When his blustery, mean-spirited dismissive, caustic pinched, nasal voice started coming back out through the public airwaves, I had to draw back and remember, when was I first aware of Donald Trump?

It was the late 80s, when everyday I found the funny pages of the LA Times (well almost everyday, after my Dad had done the crossword) and I read Doonsbury, a decades long satire by Gary Trudeau .  I was transfixed by the romance happening between Mike and J.J.  Mike’s long-suffering commercial career as an illustrator was punctuated by campaigns that would come to life like Mr. Butts, the Cigarette Lobby Spokesman, and J.J. was a performance artist who donned a bucket on her head and dashed the wedding china on the floor to make a comment about the fragile artifice of American marriage.  Now this was real love.

At some point, despite their rocky and often bewildering relationship, Mike and J.J have a child, Alex.  This is when (momentarily)  J.J sobers up and realizes, shit, I have to get a job.  J.J’s first commission?  To paint a replica of the Cistine Chapel inside Donald Trump’s yacht.  The Don was married to Ivana and had just purchased the Trump Princess (I guess he  didn’t care that renaming a boat is bad luck).  He was a fixture on Lifestyles of the Rich and Famous. “Give Those Nymphs Some Hooters” is the feedback J.J receives from her new boss as she clambers back up the scaffold, chanting to herself “I have a family, I have a family…” In the end of the sequence, she makes Adam look a little more Donaldy.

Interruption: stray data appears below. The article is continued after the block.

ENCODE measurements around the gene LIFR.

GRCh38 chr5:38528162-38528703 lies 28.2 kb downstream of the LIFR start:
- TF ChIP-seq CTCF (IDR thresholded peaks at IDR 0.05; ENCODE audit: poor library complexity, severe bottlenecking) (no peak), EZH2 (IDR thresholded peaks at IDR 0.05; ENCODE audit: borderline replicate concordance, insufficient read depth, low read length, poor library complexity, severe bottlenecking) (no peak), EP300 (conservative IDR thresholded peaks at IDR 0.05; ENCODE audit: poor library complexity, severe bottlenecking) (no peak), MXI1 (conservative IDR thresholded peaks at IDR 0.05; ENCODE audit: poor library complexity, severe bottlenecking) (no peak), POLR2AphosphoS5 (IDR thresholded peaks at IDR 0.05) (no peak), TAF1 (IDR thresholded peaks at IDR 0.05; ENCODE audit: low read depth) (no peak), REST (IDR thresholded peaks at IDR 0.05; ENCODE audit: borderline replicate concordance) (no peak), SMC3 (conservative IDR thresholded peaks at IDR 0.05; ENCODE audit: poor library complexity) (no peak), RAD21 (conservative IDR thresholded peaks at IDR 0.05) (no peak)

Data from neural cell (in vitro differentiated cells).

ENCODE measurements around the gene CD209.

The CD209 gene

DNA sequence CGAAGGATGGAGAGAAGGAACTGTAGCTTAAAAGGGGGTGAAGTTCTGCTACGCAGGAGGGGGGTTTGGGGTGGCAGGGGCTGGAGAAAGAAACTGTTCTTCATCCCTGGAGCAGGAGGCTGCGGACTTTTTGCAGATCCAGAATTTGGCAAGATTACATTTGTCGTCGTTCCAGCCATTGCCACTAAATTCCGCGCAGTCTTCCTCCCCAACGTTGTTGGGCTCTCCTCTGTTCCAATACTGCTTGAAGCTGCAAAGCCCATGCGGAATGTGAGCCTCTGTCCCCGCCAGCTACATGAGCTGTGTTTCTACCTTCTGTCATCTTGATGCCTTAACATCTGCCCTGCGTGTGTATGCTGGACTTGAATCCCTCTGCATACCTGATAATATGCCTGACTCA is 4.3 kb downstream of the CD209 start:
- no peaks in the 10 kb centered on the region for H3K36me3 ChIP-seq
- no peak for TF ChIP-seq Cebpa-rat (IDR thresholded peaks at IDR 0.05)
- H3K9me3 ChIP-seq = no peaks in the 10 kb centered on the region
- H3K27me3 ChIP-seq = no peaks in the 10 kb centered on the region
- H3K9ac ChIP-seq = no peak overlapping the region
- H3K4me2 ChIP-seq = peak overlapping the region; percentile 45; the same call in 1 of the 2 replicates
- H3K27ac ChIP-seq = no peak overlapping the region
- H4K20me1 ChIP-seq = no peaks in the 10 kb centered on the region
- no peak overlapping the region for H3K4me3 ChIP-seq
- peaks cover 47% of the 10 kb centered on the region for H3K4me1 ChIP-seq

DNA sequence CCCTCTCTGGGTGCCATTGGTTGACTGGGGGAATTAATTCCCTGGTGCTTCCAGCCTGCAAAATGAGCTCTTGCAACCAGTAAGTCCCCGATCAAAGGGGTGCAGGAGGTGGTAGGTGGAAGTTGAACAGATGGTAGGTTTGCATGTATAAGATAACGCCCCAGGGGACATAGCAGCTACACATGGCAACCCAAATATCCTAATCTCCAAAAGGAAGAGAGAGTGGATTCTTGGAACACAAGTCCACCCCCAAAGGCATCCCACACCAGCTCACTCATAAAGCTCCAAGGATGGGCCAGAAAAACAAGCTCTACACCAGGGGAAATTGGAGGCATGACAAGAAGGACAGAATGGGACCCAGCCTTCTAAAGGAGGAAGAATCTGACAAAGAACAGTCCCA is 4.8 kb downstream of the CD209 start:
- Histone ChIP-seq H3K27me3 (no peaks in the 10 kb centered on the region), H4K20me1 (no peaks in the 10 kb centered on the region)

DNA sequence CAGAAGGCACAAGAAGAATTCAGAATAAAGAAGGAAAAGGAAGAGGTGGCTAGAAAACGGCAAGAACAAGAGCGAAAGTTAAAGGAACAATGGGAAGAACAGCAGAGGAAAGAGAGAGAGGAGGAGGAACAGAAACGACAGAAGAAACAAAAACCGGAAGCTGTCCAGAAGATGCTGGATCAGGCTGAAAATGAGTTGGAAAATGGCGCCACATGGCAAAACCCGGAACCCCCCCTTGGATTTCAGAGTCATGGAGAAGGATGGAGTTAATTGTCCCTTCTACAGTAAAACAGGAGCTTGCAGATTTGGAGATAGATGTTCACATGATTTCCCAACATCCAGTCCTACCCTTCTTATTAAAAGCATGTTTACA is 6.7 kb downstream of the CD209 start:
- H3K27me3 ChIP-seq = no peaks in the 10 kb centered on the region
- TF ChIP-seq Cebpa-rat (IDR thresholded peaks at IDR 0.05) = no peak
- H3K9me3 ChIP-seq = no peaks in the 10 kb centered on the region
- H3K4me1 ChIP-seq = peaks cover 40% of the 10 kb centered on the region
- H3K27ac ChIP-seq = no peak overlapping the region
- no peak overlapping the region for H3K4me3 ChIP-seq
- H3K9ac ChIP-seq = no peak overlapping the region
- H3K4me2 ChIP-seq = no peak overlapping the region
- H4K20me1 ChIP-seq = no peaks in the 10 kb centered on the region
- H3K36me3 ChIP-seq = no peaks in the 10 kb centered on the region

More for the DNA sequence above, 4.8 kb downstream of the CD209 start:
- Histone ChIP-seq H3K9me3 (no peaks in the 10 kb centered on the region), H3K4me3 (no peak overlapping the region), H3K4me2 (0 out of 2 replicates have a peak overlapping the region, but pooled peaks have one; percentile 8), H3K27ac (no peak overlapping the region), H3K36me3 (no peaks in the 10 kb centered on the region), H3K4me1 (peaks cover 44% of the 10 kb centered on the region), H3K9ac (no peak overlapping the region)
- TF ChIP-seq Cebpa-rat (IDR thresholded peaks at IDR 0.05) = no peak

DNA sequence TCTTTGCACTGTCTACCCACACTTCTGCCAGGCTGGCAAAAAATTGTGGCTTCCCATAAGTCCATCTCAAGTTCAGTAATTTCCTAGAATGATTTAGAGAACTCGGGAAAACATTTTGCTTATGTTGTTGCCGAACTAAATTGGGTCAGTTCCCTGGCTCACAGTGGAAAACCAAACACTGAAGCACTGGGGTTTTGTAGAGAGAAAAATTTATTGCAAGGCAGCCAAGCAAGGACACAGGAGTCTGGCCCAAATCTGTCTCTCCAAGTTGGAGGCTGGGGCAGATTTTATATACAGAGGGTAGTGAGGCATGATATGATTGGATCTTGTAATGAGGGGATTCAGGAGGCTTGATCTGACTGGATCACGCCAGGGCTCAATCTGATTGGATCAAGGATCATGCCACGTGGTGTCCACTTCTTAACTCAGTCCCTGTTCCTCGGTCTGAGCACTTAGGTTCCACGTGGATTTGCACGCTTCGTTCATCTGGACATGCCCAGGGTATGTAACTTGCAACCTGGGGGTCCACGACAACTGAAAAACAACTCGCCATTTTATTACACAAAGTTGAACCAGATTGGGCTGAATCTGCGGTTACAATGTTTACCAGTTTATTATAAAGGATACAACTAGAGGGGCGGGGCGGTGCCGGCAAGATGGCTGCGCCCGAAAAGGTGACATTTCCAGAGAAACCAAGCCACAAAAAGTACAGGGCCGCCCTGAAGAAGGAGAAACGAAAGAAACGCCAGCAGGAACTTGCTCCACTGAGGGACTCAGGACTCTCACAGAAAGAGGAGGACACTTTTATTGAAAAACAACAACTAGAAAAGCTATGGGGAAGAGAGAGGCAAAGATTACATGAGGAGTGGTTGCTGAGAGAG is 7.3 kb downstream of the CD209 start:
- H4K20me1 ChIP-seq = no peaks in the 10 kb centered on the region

What Gary Trudeau points out here with his usual wry humor, is that Trump is the distillation of the crass disregard for real beauty that comes with profound excess and a lack of profound feeling. Despite the way the rich toss their blue chips onto the table to obtain a Picasso or more recently, a Banksy, they are the same people who have no idea what Picasso or Banksy are attempting to do with their work, why great art is ownerless. It’s not the painting; it’s the invisible magic that takes place between the viewer and the painting.